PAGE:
Contrary to its name, a franchise tax isn’t something unique to fast food chain owners; its scope is much, much broader. Understanding the rules related to franchise tax is crucial for all business owners. In this blog, we will provide an overview of what is often a confusing topic for businesses with multi-state ties.
What is a Franchise Tax?
Franchise taxes are state based and are the cost a company must pay for the privilege of doing business in a specific state. This tax is not based on the profit of a company, which means even companies that show no profit are sometimes required to pay. To determine whether your business is subject to a state’s corporate franchise tax, you need to understand the concept of “nexus,” which is the legal term for your physical presence in that state.
The Concept of Nexus
One thing you can say about nexus is that it can be confusing. The definition of physical presence in the case of franchise tax is muddy. In this case, a company does not necessarily need a physical presence in a state to qualify. In fact, none of your employees need to set foot in that state to have nexus. If your company sells and ships items to another state or your firm is conducting a service or a project for a client in another state, that may be enough to establish nexus. A good rule of thumb – if you are required to collect sales tax from customers in a state, it’s very likely you have franchise tax nexus.
The confusing nature of nexus is directly related to technology. In today’s marketplace, the advances in technology have removed the geographical boundaries that once existed for businesses. This resulted in states losing valuable tax income and needing to adjust collection requirements to stay ahead. If this makes you question if you are required to pay this tax in multiple states, the answer is yes! There is no limit on the number of states that can impose the franchise tax on your business.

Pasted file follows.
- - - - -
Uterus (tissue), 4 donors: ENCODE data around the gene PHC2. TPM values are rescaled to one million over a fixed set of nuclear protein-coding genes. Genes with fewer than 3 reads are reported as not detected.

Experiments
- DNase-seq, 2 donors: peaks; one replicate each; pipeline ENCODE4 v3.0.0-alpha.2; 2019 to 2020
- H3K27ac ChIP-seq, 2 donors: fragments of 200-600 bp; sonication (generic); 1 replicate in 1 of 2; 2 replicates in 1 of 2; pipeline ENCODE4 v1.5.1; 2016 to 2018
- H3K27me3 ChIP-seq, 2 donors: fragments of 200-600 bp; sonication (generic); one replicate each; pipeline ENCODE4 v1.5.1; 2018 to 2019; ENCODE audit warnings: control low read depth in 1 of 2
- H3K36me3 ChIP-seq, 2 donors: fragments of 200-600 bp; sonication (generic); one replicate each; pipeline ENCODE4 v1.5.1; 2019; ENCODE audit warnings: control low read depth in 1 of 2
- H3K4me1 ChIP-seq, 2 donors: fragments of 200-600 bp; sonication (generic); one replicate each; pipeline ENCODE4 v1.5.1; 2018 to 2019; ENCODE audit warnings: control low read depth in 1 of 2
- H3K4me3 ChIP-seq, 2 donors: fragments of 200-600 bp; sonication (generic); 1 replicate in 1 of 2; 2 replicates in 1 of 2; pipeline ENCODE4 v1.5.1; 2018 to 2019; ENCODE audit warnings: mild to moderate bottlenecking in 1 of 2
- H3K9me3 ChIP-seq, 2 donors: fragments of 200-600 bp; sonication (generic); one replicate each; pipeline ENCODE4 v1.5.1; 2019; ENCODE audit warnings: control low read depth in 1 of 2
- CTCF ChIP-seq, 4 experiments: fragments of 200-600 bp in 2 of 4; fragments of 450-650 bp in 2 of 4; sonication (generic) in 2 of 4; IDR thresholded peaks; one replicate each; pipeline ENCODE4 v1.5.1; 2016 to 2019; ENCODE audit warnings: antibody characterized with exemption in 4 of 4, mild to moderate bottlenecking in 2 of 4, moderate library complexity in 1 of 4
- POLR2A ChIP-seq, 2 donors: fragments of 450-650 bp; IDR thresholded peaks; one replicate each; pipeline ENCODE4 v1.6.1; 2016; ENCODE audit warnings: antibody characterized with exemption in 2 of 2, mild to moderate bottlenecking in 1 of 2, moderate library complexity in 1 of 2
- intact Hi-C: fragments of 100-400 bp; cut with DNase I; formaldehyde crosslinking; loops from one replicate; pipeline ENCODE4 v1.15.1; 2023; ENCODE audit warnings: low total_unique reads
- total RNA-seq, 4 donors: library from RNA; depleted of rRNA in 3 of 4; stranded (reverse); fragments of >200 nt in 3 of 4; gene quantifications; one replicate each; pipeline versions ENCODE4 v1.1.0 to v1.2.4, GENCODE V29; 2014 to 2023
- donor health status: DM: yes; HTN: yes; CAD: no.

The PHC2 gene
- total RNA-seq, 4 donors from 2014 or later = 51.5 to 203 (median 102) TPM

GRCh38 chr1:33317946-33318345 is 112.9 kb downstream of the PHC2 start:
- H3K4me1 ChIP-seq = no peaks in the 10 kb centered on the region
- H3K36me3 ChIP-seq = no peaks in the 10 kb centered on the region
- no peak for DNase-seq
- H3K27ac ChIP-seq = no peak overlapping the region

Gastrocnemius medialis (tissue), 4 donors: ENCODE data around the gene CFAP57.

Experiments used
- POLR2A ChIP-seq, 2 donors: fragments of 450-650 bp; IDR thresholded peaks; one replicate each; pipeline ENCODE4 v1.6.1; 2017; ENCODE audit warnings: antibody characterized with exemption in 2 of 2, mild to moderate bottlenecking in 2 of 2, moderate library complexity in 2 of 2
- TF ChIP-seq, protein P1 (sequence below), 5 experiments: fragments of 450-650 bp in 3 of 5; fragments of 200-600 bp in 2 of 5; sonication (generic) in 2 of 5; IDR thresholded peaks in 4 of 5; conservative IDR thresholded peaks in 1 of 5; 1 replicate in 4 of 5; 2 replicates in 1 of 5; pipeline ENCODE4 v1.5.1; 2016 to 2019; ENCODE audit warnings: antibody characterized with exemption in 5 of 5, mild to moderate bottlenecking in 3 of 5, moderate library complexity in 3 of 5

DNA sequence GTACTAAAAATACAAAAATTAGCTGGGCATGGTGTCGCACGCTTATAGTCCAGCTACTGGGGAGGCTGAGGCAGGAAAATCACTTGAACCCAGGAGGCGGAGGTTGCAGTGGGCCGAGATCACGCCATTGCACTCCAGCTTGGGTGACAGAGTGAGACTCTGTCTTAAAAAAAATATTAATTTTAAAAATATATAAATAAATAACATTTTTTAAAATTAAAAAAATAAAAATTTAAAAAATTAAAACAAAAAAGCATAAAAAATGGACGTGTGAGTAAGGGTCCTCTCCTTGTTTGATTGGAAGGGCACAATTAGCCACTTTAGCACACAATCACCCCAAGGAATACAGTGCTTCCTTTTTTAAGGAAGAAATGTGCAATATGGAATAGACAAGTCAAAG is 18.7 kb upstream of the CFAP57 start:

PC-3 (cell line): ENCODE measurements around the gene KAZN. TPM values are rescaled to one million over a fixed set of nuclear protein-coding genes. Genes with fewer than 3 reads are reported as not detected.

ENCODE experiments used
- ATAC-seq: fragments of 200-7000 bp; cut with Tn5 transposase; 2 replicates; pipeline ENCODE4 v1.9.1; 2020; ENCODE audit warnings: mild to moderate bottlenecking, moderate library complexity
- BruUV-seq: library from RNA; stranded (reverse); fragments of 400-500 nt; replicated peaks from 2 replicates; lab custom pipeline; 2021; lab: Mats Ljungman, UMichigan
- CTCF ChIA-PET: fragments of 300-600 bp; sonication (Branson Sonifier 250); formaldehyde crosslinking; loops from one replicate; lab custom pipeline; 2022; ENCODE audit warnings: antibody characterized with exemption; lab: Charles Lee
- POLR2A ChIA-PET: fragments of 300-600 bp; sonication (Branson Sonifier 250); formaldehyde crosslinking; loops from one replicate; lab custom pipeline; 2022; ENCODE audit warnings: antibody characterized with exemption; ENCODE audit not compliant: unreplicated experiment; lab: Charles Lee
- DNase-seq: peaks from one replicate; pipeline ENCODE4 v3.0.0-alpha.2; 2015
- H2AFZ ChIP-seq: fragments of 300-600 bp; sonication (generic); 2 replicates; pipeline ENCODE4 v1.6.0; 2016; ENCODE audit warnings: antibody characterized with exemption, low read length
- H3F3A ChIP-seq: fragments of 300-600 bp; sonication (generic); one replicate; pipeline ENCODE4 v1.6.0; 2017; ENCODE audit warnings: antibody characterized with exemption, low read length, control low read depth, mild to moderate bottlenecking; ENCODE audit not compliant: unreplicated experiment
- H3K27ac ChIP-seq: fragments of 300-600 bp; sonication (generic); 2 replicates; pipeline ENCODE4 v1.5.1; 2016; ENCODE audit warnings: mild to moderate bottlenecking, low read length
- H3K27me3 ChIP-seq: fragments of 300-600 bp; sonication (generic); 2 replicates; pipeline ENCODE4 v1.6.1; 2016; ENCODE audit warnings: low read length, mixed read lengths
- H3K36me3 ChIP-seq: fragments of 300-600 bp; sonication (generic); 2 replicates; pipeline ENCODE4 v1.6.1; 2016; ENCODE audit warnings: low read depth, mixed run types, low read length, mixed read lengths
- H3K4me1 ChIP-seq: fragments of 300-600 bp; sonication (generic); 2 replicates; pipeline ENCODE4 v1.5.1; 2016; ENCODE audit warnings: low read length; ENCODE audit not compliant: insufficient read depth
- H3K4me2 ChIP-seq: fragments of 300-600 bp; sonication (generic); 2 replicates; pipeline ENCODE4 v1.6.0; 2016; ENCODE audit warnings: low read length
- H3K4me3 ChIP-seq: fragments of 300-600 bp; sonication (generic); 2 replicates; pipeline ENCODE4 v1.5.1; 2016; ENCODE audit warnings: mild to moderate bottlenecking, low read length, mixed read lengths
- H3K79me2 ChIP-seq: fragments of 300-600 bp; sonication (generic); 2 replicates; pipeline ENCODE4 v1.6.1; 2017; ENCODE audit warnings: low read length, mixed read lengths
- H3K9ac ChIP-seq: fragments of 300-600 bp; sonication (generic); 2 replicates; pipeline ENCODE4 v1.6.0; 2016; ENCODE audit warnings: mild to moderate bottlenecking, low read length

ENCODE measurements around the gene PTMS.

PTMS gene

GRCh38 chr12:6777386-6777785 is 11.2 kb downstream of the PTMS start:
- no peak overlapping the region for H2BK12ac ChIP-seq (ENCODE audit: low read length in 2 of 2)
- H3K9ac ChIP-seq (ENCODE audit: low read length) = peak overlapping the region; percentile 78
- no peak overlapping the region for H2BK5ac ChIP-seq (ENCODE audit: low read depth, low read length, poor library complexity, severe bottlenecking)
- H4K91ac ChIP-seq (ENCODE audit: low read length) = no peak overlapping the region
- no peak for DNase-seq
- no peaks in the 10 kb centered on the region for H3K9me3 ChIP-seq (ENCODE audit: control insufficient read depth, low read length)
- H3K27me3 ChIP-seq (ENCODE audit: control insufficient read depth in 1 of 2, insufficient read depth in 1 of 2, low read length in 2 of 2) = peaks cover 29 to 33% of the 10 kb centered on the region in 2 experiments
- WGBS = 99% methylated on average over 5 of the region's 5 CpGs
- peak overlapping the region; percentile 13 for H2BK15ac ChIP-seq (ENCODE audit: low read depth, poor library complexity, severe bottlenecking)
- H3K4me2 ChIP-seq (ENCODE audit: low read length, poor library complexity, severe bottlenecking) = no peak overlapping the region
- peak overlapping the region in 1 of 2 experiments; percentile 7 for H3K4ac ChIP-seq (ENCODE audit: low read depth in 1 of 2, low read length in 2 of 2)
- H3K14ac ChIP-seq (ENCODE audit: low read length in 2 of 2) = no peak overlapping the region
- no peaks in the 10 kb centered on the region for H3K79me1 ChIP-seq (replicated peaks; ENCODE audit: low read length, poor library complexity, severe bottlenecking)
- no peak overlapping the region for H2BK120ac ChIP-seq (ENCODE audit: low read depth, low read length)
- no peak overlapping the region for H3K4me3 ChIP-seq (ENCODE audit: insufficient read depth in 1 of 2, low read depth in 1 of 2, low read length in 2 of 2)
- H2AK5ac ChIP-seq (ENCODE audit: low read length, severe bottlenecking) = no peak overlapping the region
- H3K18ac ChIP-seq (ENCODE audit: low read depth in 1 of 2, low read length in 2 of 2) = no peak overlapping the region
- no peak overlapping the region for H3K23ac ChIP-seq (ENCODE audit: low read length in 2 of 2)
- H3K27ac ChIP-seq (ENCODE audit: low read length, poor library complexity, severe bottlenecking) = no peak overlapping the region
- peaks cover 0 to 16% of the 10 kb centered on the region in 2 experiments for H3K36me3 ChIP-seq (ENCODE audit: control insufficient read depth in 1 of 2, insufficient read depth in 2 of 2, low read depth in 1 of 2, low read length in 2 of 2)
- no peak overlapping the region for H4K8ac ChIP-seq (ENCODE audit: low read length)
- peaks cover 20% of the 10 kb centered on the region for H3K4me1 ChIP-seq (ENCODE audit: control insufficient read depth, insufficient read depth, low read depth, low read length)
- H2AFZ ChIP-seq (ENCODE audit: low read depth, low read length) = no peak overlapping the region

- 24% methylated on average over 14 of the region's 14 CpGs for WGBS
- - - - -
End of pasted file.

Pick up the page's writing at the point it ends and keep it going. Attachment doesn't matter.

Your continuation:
How States Determine Franchise Taxes
If it seemed muddy before, it gets even more so now. Not all states impose a franchise tax, and of those who do, not all of them abide by the same tax rates or criteria for determining the basis for the tax. Some states have a single flat-rate, while others have a graduated rate based on the size of the business or its net income, and there are even some states that vary the rate based on the type of business.
What Happens if I Don’t Pay the Franchise Tax?
Not paying franchise taxes can have a significant and negative impact on your business. Again, not all states have the same structure when it comes to penalties. Some have a flat daily late fee, while others charge a percentage of what you owe, compounded monthly.
In addition to penalties, delinquent payments result in a fallout of good standing with the state. Eventually, your company can be “voided” by the state which means you will not only need to pay the outstanding tax, penalties, and interest, but also need to reinstate your company to do business in the state. It is important to note that a voided company still accumulates tax and penalties.
State taxes can be extremely confusing which often leads to mistakes and unwanted consequences. Watch our on-demand webinar titled Sorting Through the Confusion: The Impact of Income & Franchise Tax, where we will look closely at the complexities of these two tax areas.